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College Rowing Scholarships
Rowing scholarships are becoming more and more readily available to high school athletes, even those who have never rowed before.
The Basics of Rowing Scholarships
In women’s rowing, there are 81 Division I, 15 Division II, and 42 Division III programs, a total of 138 colleges were high school rowers can compete at the next level. Men’s rowing is not sanctioned by the NCAA, but is offered as a club sport at many schools.
Women’s rowing has about 20 scholarships per team, and since it is an equivalency sport, that means these are not full scholarships, and coaches divide the money as they choose.
Your 2k erg score speaks volumes to coaches about your rowing abilities and potential if you’re new to the sport; while it is not the only measure for coaches it is the most widely-used.
Rowing is a highly competitive college sport, but actually doesn’t require previous experience! That is why you may find a lot of novice rowers on a college program. Rowing is known for its walk-on scholarship opportunities because it is not a high profile sport, but not just anyone can be a rower. The sport of rowing requires a lot of physical stamina, strength, and dedication. If you bring all of that, plus an ability to learn the proper technique, you have a good shot of earning a rowing scholarship.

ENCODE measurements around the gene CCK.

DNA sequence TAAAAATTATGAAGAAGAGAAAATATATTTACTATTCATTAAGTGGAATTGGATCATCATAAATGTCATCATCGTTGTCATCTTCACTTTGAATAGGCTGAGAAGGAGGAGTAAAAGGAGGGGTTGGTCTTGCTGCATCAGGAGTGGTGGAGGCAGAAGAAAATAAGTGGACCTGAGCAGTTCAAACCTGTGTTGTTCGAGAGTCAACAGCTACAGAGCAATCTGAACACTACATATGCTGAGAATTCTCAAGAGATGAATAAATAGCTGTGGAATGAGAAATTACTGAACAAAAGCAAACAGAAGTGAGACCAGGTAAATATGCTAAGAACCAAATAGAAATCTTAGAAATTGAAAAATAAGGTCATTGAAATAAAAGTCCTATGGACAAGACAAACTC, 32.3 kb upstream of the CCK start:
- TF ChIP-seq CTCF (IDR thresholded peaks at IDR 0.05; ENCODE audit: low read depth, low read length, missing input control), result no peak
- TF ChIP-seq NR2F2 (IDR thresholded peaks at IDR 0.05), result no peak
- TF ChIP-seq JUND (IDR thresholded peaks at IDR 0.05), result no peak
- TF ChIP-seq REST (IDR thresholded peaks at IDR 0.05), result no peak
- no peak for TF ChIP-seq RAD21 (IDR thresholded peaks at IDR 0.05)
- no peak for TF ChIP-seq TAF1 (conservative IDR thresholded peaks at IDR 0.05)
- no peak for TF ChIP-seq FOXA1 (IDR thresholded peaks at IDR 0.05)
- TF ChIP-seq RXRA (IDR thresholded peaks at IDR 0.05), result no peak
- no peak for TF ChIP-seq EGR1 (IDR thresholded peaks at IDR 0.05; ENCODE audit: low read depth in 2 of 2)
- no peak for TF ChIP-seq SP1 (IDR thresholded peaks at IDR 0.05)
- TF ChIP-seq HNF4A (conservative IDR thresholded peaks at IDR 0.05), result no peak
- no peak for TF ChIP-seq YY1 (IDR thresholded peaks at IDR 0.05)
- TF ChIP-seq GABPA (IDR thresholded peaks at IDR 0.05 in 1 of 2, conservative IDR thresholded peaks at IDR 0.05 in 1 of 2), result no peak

It is very difficult for coxswains to find full scholarships. Unless you have demonstrated success in high profile races or junior development experience, coxswains will most likely be offered a partial scholarship. As you contact college rowing coaches, it will be important for you to be able to provide recorded tapes of you during practice and during a race if you want a shot at a rowing scholarship. Whether or not a coach is looking for a coxswain depends on their current roster and whether or not they think you’ll be able to make an immediate contribution to the team.
Lightweight rowers are just as able to find scholarship opportunities as open-weight rowers, but there are many schools that don’t have specialized lightweight programs. This means that you may have lightweight scores, but you can be recruited for non-lightweight spots in a college rowing program. For those schools that do have lightweight divisions within their program, you can expect a highly competitive and highly selective environment.